1954 April 30

History Teacher Fired for Taking the Fifth Amendment


Terry Rosenbaum, history teacher at Tilden High School in New York City, was fired on this day for taking the Fifth Amendment the previous November before the Senate Permanent Subcommittee on Investigations about whether he was or ever had been a member of the Communist Party. A section of the New York City Charter provided that a city employee automatically forfeited his or her job for invoking the Fifth Amendment privilege against self-incrimination.

By 1954, so many people had invoked their constitutional privilege against self-incrimination in investigations of political beliefs and associations that there was a national uproar over so-called “Fifth Amendment Communists.” Many anti-Communist activists wanted to amend the Fifth Amendment so as to force people to testify in such investigations. See the defense of the historic Fifth Amendment privilege by Harvard Law School Dean Erwin Griswold on February 5, 1954. Later that year, on August 20, 1954, Congress passed a federal immunity act which allowed investigators to compel witnesses to testify in return for immunity from prosecution.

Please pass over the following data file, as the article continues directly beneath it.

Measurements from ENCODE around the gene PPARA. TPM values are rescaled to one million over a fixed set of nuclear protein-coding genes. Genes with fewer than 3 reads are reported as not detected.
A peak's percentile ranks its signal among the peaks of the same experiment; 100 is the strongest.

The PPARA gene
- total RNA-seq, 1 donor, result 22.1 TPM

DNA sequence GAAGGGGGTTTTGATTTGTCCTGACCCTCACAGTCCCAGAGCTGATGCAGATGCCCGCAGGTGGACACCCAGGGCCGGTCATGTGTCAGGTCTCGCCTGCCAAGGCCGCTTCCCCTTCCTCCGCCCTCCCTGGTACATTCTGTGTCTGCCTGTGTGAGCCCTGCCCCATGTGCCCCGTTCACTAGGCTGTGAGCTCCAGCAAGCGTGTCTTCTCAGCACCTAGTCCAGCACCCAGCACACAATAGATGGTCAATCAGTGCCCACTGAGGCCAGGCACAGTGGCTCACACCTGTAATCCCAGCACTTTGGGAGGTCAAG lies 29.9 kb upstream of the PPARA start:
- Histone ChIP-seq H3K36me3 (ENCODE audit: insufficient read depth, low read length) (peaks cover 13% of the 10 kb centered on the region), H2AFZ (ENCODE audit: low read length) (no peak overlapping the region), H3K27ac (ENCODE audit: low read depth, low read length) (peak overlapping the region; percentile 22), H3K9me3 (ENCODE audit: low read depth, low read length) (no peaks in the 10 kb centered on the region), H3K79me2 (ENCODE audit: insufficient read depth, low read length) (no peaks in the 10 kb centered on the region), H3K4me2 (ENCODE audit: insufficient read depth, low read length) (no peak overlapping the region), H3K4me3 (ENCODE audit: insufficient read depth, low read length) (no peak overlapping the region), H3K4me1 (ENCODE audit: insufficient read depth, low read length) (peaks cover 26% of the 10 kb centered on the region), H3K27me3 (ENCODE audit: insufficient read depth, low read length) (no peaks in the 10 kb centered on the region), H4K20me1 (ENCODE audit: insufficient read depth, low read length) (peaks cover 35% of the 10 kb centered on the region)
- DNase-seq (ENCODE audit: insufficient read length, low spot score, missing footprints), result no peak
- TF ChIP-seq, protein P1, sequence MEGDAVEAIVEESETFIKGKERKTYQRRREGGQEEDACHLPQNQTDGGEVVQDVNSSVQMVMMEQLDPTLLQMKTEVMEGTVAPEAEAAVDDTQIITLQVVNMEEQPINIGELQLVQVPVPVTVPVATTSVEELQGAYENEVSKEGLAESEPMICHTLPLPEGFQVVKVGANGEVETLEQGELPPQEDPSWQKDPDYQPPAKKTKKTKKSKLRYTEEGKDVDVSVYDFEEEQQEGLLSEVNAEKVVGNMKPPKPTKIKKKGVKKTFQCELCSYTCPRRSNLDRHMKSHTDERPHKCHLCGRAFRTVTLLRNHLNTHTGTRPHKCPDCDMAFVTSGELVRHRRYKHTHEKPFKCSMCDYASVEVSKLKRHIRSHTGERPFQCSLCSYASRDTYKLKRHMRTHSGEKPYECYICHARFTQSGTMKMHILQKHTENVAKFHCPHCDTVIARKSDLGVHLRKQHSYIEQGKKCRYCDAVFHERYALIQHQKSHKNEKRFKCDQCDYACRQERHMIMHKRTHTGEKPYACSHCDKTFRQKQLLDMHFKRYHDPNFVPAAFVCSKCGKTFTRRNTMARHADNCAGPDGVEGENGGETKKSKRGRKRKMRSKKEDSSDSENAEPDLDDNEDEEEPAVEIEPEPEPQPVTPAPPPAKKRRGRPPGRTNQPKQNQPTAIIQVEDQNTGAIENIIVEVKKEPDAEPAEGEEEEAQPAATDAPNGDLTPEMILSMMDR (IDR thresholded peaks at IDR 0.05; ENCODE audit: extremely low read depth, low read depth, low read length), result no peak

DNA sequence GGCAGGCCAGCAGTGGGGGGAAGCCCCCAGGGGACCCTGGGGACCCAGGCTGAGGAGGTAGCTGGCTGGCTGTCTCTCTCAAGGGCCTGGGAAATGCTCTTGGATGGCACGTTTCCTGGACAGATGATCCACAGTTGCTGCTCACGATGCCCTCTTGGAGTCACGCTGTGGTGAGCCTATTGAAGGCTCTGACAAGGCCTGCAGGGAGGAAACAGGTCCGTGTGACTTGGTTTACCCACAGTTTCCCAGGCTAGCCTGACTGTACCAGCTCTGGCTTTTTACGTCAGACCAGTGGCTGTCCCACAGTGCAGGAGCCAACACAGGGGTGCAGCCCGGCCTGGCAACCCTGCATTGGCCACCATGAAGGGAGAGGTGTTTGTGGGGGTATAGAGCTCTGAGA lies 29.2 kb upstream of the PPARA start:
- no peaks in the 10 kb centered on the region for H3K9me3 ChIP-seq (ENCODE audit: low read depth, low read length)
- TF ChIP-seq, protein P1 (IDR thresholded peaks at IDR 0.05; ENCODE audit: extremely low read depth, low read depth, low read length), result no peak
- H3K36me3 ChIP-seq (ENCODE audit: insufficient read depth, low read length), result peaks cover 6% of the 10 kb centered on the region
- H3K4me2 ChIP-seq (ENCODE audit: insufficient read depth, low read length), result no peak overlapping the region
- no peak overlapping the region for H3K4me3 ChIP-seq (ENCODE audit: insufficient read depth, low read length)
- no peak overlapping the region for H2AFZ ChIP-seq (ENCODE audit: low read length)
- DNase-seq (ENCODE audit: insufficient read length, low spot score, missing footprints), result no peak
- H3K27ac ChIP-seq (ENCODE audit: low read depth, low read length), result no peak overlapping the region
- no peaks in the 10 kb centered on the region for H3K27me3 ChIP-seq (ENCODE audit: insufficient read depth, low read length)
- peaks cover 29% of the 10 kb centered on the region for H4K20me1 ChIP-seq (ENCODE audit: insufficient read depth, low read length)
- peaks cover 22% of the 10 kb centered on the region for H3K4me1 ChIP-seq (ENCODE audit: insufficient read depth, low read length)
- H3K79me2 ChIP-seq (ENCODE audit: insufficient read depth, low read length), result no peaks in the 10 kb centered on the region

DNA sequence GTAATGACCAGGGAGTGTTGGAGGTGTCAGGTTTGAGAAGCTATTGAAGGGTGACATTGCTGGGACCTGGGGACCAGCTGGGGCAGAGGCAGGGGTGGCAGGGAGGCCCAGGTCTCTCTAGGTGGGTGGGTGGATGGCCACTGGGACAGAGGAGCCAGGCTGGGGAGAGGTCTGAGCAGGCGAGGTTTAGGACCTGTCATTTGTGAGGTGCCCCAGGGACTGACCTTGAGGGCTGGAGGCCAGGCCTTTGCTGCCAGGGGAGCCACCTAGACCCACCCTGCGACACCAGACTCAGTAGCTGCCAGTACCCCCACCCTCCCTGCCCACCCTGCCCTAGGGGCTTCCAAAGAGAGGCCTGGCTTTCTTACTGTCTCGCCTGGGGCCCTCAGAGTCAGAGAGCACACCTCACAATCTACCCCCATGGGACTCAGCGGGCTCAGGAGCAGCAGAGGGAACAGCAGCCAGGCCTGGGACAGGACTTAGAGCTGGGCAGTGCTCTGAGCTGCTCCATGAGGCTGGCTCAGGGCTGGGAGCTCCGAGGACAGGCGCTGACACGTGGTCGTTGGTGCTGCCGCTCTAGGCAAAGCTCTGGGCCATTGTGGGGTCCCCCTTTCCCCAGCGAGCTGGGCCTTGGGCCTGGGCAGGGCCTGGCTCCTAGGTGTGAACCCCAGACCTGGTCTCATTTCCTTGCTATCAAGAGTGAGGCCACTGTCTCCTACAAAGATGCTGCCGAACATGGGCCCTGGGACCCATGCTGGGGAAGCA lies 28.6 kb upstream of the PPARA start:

Read Dean Griswold’s book: Erwin N. Griswold, The 5th Amendment Today: Three Speeches (1955)

Learn more: Leonard Levy, Origins of the Fifth Amendment: The Right Against Self-incrimination (1968)

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